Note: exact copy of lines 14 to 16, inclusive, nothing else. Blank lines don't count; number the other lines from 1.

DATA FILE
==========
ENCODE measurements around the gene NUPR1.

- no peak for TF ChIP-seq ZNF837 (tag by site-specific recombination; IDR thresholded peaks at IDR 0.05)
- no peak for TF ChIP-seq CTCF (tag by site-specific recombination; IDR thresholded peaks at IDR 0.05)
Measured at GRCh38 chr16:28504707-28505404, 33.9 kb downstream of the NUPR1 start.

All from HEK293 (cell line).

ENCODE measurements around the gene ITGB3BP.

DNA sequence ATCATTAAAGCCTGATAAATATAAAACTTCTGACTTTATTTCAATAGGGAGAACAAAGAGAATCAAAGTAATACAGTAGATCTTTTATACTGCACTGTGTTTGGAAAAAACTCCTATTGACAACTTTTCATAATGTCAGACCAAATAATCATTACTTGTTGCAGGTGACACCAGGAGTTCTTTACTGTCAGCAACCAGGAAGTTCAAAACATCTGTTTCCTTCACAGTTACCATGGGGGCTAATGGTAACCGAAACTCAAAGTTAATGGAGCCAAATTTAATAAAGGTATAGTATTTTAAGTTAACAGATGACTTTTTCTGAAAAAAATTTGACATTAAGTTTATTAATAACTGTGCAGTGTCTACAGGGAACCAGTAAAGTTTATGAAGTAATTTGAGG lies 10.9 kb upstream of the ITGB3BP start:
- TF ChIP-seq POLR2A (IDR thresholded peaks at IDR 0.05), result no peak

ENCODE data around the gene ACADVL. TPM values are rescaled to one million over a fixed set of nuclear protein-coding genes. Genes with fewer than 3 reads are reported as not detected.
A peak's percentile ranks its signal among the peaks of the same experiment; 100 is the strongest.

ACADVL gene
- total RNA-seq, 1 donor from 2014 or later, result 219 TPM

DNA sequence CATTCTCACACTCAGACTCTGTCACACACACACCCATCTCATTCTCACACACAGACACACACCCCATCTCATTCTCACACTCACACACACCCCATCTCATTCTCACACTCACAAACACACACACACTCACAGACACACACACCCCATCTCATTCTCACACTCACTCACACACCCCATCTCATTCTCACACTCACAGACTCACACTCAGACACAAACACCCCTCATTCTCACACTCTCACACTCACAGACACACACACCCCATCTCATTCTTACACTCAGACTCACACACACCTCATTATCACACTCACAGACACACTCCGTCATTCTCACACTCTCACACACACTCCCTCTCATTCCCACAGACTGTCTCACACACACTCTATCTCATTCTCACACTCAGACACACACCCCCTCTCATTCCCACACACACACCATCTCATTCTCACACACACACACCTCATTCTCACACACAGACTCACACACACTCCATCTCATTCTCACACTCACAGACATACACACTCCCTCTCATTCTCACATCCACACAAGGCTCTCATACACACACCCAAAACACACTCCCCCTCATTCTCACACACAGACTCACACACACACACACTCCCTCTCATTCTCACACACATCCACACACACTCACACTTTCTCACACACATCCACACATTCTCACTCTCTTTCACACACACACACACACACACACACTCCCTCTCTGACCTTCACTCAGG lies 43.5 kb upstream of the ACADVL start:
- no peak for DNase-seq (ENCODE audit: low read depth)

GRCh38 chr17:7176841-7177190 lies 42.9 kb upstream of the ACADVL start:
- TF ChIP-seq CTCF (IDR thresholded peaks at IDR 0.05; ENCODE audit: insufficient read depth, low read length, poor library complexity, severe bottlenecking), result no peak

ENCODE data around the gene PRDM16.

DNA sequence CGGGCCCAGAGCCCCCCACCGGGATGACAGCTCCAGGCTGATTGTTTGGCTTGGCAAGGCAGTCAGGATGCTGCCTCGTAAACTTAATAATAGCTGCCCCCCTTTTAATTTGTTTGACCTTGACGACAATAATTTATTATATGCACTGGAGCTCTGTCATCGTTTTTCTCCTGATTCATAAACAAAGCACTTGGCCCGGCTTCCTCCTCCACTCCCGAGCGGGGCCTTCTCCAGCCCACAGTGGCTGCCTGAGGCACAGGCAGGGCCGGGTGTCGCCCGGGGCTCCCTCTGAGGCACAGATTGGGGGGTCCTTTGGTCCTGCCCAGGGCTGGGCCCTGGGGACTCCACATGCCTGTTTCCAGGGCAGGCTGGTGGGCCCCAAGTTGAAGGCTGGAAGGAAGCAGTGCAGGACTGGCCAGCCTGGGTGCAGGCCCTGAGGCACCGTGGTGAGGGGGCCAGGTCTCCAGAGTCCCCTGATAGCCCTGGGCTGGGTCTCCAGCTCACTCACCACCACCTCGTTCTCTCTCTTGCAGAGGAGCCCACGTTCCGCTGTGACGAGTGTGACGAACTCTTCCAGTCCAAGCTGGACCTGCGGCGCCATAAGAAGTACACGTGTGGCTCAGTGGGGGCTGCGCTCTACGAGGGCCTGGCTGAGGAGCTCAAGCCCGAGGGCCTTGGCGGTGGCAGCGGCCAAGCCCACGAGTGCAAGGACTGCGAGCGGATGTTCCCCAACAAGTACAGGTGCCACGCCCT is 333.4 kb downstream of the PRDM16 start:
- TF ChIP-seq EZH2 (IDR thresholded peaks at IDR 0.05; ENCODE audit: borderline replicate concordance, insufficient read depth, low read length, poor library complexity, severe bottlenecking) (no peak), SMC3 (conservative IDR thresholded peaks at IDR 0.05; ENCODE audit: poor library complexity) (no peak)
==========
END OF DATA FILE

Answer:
- no peak for DNase-seq (ENCODE audit: low read depth)

GRCh38 chr17:7176841-7177190 lies 42.9 kb upstream of the ACADVL start:
- TF ChIP-seq CTCF (IDR thresholded peaks at IDR 0.05; ENCODE audit: insufficient read depth, low read length, poor library complexity, severe bottlenecking), result no peak